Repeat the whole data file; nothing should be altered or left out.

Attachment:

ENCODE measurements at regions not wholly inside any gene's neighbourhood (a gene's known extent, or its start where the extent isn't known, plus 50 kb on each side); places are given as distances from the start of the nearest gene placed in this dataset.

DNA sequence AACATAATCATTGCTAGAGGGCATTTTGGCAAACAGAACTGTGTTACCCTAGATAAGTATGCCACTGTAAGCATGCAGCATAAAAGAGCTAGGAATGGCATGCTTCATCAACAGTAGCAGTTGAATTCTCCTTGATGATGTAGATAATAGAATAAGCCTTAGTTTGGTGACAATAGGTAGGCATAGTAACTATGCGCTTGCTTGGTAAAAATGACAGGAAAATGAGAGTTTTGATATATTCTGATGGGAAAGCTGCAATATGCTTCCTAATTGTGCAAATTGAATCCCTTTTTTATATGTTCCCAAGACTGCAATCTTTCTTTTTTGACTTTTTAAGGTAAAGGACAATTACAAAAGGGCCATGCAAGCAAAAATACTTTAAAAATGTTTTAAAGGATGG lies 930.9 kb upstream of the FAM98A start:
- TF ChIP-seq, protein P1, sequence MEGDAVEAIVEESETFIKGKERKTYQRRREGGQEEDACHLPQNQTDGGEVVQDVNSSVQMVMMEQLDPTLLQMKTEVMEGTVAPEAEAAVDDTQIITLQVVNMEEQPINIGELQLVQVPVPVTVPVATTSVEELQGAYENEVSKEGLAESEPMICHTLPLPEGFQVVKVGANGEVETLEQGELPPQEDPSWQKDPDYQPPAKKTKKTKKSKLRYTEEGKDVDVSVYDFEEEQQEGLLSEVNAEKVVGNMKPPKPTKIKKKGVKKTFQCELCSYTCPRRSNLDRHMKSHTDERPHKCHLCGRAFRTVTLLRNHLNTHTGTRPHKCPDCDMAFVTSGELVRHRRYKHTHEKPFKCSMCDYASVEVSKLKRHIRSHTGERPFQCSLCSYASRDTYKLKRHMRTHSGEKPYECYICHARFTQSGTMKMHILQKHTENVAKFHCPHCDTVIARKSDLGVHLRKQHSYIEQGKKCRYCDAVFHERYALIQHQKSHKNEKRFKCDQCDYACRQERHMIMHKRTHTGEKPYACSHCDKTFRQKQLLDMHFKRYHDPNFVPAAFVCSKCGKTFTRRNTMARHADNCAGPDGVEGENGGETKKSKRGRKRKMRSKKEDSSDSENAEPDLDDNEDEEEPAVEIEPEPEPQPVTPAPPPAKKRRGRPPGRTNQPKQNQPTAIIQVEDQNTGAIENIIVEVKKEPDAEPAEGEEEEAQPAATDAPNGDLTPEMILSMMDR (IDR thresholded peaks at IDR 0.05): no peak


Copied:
ENCODE measurements at regions not wholly inside any gene's neighbourhood (a gene's known extent, or its start where the extent isn't known, plus 50 kb on each side); places are given as distances from the start of the nearest gene placed in this dataset.

DNA sequence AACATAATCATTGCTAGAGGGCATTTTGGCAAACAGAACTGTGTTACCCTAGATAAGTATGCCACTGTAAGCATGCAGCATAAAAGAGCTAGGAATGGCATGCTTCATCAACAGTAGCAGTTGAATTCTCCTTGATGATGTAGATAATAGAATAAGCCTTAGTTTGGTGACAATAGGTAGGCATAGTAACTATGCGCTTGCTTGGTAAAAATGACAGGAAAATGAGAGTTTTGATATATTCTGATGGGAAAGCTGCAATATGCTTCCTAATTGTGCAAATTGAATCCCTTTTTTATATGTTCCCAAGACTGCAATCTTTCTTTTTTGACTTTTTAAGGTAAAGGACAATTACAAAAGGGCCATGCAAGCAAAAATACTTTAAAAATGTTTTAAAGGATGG lies 930.9 kb upstream of the FAM98A start:
- TF ChIP-seq, protein P1, sequence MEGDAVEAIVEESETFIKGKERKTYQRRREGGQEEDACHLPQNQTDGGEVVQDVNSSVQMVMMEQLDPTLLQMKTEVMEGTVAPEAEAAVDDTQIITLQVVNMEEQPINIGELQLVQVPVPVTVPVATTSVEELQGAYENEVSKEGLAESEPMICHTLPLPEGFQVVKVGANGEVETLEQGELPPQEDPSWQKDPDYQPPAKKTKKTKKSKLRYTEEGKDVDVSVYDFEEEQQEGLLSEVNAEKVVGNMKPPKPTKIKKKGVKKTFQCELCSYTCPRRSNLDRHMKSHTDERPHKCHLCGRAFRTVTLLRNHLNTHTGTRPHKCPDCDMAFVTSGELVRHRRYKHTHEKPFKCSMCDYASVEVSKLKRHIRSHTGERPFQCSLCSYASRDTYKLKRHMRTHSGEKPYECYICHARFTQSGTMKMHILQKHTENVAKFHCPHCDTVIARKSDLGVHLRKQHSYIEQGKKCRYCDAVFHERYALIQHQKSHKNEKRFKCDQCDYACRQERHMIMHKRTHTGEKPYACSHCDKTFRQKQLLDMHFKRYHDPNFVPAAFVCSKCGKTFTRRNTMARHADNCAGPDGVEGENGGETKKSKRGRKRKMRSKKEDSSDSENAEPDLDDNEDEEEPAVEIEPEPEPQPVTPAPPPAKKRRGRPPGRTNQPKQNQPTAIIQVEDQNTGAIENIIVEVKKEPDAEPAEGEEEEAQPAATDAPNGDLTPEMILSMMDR (IDR thresholded peaks at IDR 0.05): no peak